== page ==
Pink City of the South Aims for the Stars

Costa Rica

Toulouse is one of France’s most atractive big cities after Paris. La Ville Rose, the Pink City, is deep in the south west, mid-way between the Atlantic and Mediterranean and hard by the Pyrenees. It is a city of elegant ancient wonders, alongside the modern marvels of the European aerospace capital, with wonderful eating as a bonus. And one of the best rugby teams in Europe. Photo: Neoclassical-style Town Hall, so big it has room for the Opera House. Credit -

City centre hideaway.

This was no ordinary hotel. Our taxi driver took an enormous circuit to find the only way in, up a one-way street as narrow as a Pyrenees mountain pass. The Hotel Garonne hides away, down below the ancient bridge over the river, just off the city centre. It is so tiny and intimate they serve you breakfast on a big tray in your room. Reception doubles as the bar. I counted 30 steps from front desk to our room, decorated in warm red and beige, dominated by a big oval mirror ringed with Japanese characters.
Ten strides over the narrow street took us to the hotel’s own Restaurant le 19. This former medieval fish cellar is all wood panels and terracotta bricks, under a curved ceiling. Submit to whatever delights are on the menu, e.g. cream of watercress soup with warm oysters; magret of duckling with ginger and crushed apples; baked red snapper with spider-crab sauce; saffron-flavored sabayon with ice cream made from unpasteurized milk.

Top marks square

Do your dream of sipping a drink at a café in St Mark’s Square, Venice? While you save up for that, try this more affordable substitute. Toulouse’s Place du Capitole easily passes the great-city-squares-of-Europe test. There’s a vast car-free space for strolling, and people-watching, with one of those immense old civic buildings the French do so well as a backdrop. The Neoclassical-style Capitol (Town Hall), built 1750, is so big (at 140 yards long) it has room for the opera house (Théâtre du Capitole) as well. Find a table at one of the many cafes, and order pre-dinner drinks. Then call back for a nightcap, when the square is decoratively lit up, as are many of Toulouse’s public buildings and bridges.
If you want to eat on the square, try the Grand Cafe de l’Opera. They say this glossy brasserie serves the best oysters in town.

Eat with the locals

We were surrounded by regulars at Le Bon Vivre on Place Wilson - always the sign of a good French restaurant. They were here for no-fuss farmhouse cooking at its purest. The day’s favourite was the enormous cassoulet, served in an earthenware bowl. It’s their own very generous version of this regional dish. They make it with duck and pork. I started with smoked cod with garlic mayo, followed by braised lamb in a succulent wine sauce, and a hot apricot tart to finish. Simple but perfect. Ask for the set-price lunch.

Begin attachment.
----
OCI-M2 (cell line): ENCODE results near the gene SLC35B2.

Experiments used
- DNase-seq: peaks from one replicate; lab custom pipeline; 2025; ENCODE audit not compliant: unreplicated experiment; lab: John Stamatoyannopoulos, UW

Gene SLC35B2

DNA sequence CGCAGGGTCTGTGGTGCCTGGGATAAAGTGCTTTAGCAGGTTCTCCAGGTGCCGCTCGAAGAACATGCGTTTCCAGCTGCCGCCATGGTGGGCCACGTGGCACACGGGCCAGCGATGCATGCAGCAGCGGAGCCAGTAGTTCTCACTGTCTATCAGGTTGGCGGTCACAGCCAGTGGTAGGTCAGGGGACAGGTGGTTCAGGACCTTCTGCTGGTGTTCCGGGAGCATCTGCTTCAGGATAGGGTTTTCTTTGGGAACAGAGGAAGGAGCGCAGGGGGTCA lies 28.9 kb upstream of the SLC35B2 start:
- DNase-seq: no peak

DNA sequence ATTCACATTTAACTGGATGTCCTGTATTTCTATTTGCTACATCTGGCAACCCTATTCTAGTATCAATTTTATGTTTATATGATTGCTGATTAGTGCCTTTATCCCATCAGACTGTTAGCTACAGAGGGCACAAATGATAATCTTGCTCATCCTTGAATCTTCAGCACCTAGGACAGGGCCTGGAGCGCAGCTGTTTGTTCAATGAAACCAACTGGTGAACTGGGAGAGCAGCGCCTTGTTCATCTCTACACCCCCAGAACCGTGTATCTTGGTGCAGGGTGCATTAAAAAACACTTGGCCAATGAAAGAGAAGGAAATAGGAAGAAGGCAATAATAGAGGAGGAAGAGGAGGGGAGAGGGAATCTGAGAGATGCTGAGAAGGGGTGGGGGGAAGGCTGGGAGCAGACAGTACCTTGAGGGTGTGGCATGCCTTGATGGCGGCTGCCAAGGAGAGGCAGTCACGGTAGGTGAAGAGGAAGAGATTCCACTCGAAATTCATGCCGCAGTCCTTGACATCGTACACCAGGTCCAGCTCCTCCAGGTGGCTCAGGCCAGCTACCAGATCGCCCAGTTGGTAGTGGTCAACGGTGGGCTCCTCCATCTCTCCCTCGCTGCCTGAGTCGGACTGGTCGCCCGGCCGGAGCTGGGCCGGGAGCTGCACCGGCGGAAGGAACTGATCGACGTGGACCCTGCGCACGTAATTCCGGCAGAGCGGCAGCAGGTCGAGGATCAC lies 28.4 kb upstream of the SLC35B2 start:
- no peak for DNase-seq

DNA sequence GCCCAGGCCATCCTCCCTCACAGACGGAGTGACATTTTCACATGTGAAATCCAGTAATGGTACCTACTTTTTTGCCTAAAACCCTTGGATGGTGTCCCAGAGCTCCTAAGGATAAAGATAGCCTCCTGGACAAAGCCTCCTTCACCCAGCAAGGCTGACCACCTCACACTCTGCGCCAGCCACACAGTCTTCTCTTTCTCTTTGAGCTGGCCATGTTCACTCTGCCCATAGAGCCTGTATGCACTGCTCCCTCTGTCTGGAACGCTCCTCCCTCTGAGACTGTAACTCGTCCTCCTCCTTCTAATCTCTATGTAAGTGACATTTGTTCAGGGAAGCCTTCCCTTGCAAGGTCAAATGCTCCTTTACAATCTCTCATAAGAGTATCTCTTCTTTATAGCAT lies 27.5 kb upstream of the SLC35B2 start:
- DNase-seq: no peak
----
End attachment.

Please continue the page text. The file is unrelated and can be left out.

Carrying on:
Next evening we sat at one of the pavement tables at La Braisiere for more, excellent, straightforward French food: a wide range of grills from a wood oven, followed by nougat ice cream in honey.

Trek to the stars.

The stellar ambition of Cité de l’Espace, Europe’s best space museum, is announced from afar. Rising out of the Toulouse suburbs is the 150 feet high life-size version of the Ariane 5 rocket, ringed with Caribbean vegetation to imitate its launch pad in French Guyana. Among a constellation of exhibits are a full-size model of the Russian satellite Sputnik launched in 1957, a big hunk of Moon rock, and original sections of the Russian Mir craft and the Space Station. There are enough intelligent displays and hands-on exhibitions to fill a day. But a minute is long enough in the Gyroscope, where they hurl you upside down and back to front for the 360 degree spin dryer treatment. Then sit back and wonder at the universe in the state of the art planetarium.

Plane magnificent

Airbus Headquarters at Blagnac in suburban Toulouse is the best place to see some of world’s largest airliners. Among them is the 500-plus seat Airbus A380, Europe’s answer to Boeing (the wings are made in North Wales). It is 210 feet long and as high as an eight storey building. They start the 90 minute A380 tour with an overview of the programme, then drive you around the runways to see the outside testing areas and the production facility in an immense hangar. Lucky visitors may even catch these astonishing monsters taking off or landing on proving flights. Book ahead.

Vision in Pink

It started as a medieval economy measure - pink brick instead of more expensive white stone. Fortunately Toulouse stuck with its distinctive colour code, and gave its compact old heart, largely intact since the 1400s, a distinct and seductive decor. We wandered the high, tight streets, where the Smart is vehicle of choice (it’s the only one that will fit), and took in the highlights. The 11th century Basilica of St. Sernin, the largest (300 feet long) and finest Romanesque (12th century) church in Europe, contains the tomb of St. Thomas Aquinas. The art gallery Hôtel d’Assézat has landscapes by Pierre Bonnard, famous for his intense colours. And, everywhere the 50 towers of Toulouse rise up. The best is above Bernuy Mansion, home of the baron who grew rich through trading woad, the blue dye Julius Caesar saw on the faces of the ancient Britons.

The writer travelled by Eurostar from London St Pancras, and TGV (the French high-speed train) from Lille.

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